Sounds like Google -- and the rest of the tech industry - can expect a whole lot more antitrust enforcement from the Obama Administration. The New York Times reported that Christine Varney, head of the Justice Department's Antitrust division, gave a speech today (prepared remarks here) signaling a new, aggressive approach to antitrust.
That's a drastic change from the policy under the Bush Administration, which Varney said, “lost sight of an ultimate goal of antitrust laws — the protection of consumer welfare.”
The failing of this approach is that it effectively straitjackets antitrust enforcers and courts from redressing monopolistic abuses, thereby allowing all but the most bold and predatory conduct to go unpunished and undeterred. We must change course and take a new tack.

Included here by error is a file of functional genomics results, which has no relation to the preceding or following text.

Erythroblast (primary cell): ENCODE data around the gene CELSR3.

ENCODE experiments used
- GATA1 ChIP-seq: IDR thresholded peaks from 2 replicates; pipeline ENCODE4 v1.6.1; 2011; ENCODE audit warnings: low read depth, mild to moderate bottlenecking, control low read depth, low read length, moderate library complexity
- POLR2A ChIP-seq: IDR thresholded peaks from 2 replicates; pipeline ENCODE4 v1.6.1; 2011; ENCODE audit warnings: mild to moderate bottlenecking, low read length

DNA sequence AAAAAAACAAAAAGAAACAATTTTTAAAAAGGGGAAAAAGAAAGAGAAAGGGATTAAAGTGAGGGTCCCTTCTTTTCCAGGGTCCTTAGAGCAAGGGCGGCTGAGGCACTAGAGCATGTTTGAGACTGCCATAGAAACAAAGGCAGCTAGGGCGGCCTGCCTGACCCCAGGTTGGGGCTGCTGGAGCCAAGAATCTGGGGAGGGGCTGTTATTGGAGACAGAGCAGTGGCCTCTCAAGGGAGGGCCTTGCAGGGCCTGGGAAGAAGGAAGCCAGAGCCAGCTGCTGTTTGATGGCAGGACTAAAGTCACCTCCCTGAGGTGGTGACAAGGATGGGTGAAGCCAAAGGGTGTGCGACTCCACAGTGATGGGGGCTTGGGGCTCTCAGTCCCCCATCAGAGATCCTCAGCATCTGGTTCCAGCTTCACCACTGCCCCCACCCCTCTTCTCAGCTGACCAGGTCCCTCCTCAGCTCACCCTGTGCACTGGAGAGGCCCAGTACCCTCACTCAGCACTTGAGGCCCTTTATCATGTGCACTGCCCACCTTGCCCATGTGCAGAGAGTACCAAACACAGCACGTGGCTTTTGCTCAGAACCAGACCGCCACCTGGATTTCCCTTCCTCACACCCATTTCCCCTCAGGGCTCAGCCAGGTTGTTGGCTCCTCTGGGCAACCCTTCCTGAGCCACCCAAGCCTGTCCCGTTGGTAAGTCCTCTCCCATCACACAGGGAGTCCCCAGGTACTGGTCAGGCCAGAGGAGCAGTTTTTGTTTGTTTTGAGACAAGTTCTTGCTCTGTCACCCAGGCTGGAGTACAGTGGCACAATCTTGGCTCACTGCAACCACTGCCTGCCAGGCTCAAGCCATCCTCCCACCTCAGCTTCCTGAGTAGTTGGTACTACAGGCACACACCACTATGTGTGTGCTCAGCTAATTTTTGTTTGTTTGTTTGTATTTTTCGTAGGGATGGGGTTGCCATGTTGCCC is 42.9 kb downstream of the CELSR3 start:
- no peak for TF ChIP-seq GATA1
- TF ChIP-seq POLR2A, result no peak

Furthermore, the idea that the government should go easy on monopolistic companies is flat-out wrong, Varney said.
There is no adequate substitute for a competitive market, particularly during times of economic distress. Vigorous antitrust enforcement must play a significant role in the government’s response to economic crises to ensure that markets remain competitive.
Varney said the retreat from antitrust during the Depression was a major mistake, which enabled companies to engage in price- and wage-fixing.
She didn't mention any industries specifically, but observers clealy expect more attention to be paid to technology, telecom, energy and health care. Her senior aides include a who's who of antitrust litigators, many of whom worked in the case against Microsoft during the Clinton Administration, the Times said.
Now, with Google in ascendance, it appears the search boys will receive more attention than they've been used to. Reports say Microsoft is prodding the government to look into Google's dominance of search, advertising and many other area. Microsoft aside, I'd say more scrutiny would be a very good thing.